English class

Broken noses, the “Xpujil effect” and more

Calakmul ruins.

It’s incredible how much can your perception of the place you’re living at change in a relatively short time. As described before, Xpujil is one of these places where you need to work your way towards liking it. It doesn’t come automatically. Part of the young people working there either in some of the environmental organizations or at the university actually consider it only a “half-home” as they live between Xpujil and other places. Also, after staying for a while you notice what we call “The Xpujil Effect”, which means feeling overly excited when visiting other places, that are somehow different, beautiful or interesting. Xpujil brings you towards appreciation. That’s where my inflection point began. First you appreciate, that you re-learn to appreciate. Then people get used to you and you get used to them. Nobody dares to scream “guerita” anymore. You learn to say “hi” anytime you walk into a store, taquería or to the people on the street, when your looks accidentally cross. You can’t behave as if you were anonymous anymore.

The adults class.

One of the hyperactive moments.

When it comes to the progress of the volunteering, many ups and downs happened over the past weeks. Even though volunteers are commonly motivated by good ideas such as to help, to share, to learn, it’s dangerous to have expectations, that are more big, than realistic. My expectations were big and my motivations maybe way too noble. That was a perfect combination, that shortly led to a disappointment and feeling of impotence. Even though I was trying to do my best, go to schools, talk with people on the street, and let everyone know about the possibility of receiving English classes, almost nobody new showed up. In that point I started asking myself what meaning does this all have. As if there was this magic formula to understand how things work and I still wasn’t getting it. When sharing this experience with others, the response, that I would be getting was: time and patience. Little bit frustrating. Somehow I realized, that the volunteering is probably just a part of the experience and maybe I can try to learn some other new things, when surrounded by so many beautiful communities and initiatives.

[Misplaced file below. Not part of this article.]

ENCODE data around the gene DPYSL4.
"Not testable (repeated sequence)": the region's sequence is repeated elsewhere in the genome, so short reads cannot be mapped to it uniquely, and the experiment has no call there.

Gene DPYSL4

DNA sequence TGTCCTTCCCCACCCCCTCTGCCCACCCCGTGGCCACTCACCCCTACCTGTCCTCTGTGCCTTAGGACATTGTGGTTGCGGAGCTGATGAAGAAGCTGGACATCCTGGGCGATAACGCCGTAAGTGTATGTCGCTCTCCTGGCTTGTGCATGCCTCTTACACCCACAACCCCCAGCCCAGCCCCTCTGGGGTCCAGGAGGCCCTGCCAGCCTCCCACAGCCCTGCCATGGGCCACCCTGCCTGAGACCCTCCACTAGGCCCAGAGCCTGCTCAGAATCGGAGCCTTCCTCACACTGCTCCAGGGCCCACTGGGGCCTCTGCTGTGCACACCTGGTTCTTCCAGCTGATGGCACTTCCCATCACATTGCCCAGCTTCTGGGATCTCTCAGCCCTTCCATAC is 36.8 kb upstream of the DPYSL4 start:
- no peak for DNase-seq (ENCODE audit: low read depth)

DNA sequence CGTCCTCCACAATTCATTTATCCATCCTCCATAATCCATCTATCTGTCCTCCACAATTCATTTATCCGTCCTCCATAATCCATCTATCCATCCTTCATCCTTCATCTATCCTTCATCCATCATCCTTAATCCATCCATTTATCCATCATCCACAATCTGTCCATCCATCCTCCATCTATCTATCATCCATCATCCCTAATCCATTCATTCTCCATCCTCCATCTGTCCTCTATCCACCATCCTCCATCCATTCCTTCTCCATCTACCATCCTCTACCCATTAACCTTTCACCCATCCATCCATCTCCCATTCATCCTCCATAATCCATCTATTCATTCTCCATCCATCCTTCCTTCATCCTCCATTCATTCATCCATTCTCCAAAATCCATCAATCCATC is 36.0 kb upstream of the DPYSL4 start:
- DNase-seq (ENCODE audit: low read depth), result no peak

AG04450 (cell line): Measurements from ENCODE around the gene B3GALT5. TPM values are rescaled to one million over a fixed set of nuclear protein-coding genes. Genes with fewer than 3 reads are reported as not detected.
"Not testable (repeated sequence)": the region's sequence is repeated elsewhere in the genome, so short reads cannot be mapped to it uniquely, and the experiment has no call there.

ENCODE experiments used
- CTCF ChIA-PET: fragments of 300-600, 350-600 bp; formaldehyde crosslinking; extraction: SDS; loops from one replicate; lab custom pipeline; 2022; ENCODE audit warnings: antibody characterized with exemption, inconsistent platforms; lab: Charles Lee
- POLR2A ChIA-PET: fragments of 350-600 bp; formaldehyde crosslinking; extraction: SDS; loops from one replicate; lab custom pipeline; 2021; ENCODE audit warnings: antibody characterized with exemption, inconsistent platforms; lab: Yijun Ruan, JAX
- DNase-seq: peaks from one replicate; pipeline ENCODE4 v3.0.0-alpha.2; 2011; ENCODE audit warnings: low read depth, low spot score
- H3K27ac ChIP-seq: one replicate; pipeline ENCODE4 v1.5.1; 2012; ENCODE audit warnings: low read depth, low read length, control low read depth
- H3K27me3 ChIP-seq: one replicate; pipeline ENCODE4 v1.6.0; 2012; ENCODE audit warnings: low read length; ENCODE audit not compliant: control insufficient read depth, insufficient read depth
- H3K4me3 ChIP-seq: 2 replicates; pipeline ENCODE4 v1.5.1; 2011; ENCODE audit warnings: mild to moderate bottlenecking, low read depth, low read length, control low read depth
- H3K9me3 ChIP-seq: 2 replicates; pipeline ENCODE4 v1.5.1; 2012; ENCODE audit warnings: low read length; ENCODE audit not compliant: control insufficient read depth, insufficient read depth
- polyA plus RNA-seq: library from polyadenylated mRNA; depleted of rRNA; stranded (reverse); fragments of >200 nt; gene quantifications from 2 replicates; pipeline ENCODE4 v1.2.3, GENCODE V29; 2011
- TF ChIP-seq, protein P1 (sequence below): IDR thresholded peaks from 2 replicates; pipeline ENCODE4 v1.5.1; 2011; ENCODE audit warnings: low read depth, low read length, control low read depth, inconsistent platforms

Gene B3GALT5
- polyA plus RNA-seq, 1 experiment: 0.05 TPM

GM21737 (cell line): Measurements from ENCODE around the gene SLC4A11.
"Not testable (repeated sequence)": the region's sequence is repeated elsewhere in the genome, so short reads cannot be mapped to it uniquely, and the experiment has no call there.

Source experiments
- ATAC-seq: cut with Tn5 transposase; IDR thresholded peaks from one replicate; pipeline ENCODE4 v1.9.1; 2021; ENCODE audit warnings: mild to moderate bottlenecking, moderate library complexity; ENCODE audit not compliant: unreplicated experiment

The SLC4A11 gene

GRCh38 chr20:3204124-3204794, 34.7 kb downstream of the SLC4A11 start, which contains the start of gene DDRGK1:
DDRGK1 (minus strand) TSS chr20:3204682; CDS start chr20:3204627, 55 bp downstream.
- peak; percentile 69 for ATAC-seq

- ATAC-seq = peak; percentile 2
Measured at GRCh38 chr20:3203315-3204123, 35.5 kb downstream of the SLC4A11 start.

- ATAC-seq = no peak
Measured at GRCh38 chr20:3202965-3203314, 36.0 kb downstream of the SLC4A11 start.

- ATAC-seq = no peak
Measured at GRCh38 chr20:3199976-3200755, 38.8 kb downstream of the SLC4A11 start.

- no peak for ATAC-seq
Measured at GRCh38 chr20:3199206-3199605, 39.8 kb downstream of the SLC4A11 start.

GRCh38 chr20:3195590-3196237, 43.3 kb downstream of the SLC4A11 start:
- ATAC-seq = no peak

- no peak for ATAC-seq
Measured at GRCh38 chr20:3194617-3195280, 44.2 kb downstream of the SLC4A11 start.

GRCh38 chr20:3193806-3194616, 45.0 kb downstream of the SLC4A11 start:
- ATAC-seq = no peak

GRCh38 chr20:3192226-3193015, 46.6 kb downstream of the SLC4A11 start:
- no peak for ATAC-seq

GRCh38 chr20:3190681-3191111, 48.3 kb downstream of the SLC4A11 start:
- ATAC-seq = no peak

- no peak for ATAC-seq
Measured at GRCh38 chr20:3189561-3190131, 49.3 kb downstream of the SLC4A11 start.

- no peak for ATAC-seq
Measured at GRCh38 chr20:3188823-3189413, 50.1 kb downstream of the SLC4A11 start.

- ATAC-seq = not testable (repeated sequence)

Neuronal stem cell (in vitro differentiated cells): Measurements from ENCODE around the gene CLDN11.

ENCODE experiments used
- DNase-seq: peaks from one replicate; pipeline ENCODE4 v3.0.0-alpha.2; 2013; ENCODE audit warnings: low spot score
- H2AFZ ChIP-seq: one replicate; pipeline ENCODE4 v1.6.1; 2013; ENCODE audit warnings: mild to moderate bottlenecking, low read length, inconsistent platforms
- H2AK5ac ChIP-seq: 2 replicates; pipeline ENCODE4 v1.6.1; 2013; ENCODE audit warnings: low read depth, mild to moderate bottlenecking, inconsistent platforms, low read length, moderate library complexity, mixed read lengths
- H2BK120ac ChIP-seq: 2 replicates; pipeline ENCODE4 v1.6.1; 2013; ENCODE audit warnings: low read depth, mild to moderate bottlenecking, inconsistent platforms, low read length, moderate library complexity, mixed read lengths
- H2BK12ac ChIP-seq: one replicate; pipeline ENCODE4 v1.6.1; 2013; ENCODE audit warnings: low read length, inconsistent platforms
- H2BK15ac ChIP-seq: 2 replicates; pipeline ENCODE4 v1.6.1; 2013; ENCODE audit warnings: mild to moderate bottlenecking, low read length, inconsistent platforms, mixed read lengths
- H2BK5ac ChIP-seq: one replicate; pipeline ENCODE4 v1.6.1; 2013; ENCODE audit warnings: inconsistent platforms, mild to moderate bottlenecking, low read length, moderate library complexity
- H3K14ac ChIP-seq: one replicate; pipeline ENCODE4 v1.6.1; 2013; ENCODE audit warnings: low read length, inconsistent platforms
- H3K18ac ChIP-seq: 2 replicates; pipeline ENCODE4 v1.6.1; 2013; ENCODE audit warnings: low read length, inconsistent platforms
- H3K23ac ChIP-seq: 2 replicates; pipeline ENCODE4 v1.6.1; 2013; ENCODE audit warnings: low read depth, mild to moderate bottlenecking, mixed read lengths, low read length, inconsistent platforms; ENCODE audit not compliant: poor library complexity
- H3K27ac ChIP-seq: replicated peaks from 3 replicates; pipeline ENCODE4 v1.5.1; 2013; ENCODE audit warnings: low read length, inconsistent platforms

Learning how to do candles out of orange peel in Mancolona.

Ironically, just in the moment when I decided to participate in other projects, new students started appearing. Then we had the “problem” of finding an appropriate group for everyone. Nevertheless, even though it’s nice to have more students now in my classes, I definitely learned that it’s not about the quantity. Even though it sounds like such a cliché, it’s so truth. If you manage to get at least few students excited for learning the language and widening their horizons it’s worth it. So it’s definitely about the little things.

What you can see when passing by Germina.

Teaching isn’t easy. There’s no right way of doing it. I believe more in a unique dynamics that happen in every class and in understanding the vibe of each group of students. Personally I realized, that it’s more about me adapting to the students, than them adapting to what I want. It’s not about imposing what should be done, but more about dialogue about what we can do together. And as my hands are not tied by any educational system (and that’s actually quite a luxury!), it’s possible to do it this way. This would be the theory and the lessons I’ve learned. Nevertheless, the practice can be pretty frustrating sometimes. Especially in the “blackout” moments, when it looks like after weeks of learning, all the knowledge has just evaporated. Then we have to understand and practice all over again. But when one leaves the pressure of “idyllic progress” aside and opens the door for patience and little steps, everything flows better.

Running into toucans is quite normal in the Calakmul jungle.

Now I am traveling through the Central America as it’s Christmas/vacation time and I must say that even though I obviously enjoy seeing new places and meeting new people, at the same time, I am really missing Germina, Xpujil and all my students and new friends I’ve made. It took just month and half and I am already in love with the place and it’s people. It’s quite a paradox, the more difficult it felt in the beginning, more affinity I feel to Xpujil now.

Katerina Pavelova

January 12th, 2017 View Profile

Calakmul, Campeche, autumn, winter 2016/2017